Talk to a knowledgeable business lawyer to ensure you follow all appropriate naming conventions and avoid unnecessary regulatory action.

Articles of Incorporation

Your corporation is legally created by filing Articles of Incorporation with the Illinois Secretary of State. The Articles can be filed online or by mail. They will include necessary details of your corporation, including: the corporation’s name; name and address for an agent for service of process; the number of shares the corporation will issue; the consideration the corporation will receive in exchange for its shares; and identifying information for the incorporators. The Articles must be filed along with the appropriate fee.

Corporate Address and Registered Agent

You must establish a business address in your Articles of Incorporation, meaning a physical street address within the State of Illinois. The address is where other parties can find your agent for service of process, which is where they can send legal papers should your corporation be sued. Every corporation must have an agent for service of process within the state.

If you do not have a physical office in Illinois, you can appoint a third-party registered agent in your Articles of Incorporation. The registered agent must have a physical street address in Illinois and must agree to accept service of process on your corporation’s behalf. If you do not know someone who can act as a registered agent in Illinois on behalf of your corporation, there are companies that will act as registered agents for a fee.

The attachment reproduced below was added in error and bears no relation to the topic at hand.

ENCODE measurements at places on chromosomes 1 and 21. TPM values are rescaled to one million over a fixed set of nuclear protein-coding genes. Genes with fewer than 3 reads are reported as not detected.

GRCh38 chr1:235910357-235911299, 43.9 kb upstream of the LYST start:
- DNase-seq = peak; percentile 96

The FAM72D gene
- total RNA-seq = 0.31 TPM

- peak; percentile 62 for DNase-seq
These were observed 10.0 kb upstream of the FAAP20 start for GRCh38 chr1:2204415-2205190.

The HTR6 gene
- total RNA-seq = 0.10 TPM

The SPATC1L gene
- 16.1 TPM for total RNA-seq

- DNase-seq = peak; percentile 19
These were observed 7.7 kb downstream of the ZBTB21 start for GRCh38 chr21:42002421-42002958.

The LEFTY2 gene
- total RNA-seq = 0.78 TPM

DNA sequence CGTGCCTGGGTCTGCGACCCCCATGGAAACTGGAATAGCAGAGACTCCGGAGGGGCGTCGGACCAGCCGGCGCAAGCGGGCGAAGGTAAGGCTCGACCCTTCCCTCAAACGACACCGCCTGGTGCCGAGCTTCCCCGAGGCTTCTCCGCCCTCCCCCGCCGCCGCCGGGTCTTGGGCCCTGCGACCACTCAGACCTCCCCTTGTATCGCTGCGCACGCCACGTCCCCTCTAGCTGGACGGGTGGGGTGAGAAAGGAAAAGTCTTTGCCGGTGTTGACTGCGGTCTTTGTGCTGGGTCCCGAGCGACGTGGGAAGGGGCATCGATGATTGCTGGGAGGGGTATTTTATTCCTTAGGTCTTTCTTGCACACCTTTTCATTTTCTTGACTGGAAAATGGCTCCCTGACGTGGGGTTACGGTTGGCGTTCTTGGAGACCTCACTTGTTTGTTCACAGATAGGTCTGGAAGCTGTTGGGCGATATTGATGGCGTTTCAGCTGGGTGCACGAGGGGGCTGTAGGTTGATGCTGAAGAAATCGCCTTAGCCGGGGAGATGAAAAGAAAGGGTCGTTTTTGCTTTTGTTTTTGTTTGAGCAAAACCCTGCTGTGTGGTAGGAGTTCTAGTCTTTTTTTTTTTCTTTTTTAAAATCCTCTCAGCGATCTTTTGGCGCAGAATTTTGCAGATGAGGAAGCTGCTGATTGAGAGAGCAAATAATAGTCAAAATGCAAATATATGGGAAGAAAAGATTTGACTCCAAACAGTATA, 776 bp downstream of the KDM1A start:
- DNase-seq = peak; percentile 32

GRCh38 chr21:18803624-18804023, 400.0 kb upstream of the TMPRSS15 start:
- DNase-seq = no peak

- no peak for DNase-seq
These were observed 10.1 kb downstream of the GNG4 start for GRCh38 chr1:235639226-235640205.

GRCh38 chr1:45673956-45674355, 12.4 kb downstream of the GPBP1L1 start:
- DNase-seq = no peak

Corporate Bylaws

Corporate bylaws lay out the basic rules for operating your business. Bylaws are an internal corporate document and need not be filed with the Secretary of State, but they are important for the business nevertheless. They help establish your corporate operations as well as show creditors and others that your business is legitimate.

Appointing Directors

The incorporator (the person who signed the articles) will appoint the initial corporate directors who serve on the board until the first annual shareholder meeting. At the first board meeting, the directors will appoint corporate officers, adopt the bylaws, authorize the issuance of stock, and take care of other important formation tasks. A seasoned Illinois business law attorney can walk you through how to set a board of directors and what tasks they need to fulfill in the early days of the corporation.

Your EIN

Every corporation must obtain a federal employer identification number (EIN) by filling out and sending the appropriate application to the IRS.

Other Illinois Registrations

Depending on the type of business you plan to run, you may also need to register your corporation with the Illinois Department of Revenue and Illinois Department of Employment Security among others. You may also need a business license to operate a business in certain municipalities.

Seasoned Illinois Entity Formation Lawyer Ready to Help You Through the Process

If you’re forming a business entity in Illinois, contact an entity formation lawyer who can offer the individualized guidance you need to make the decisions critical to the success of your enterprise. Contact a dedicated and knowledgeable entity formation lawyer at Pluymert, MacDonald, Hargrove & Lee, Ltd. for a consultation, in Hoffman Estates at 847-310-0025, or in Des Plaines at 847-298-5030.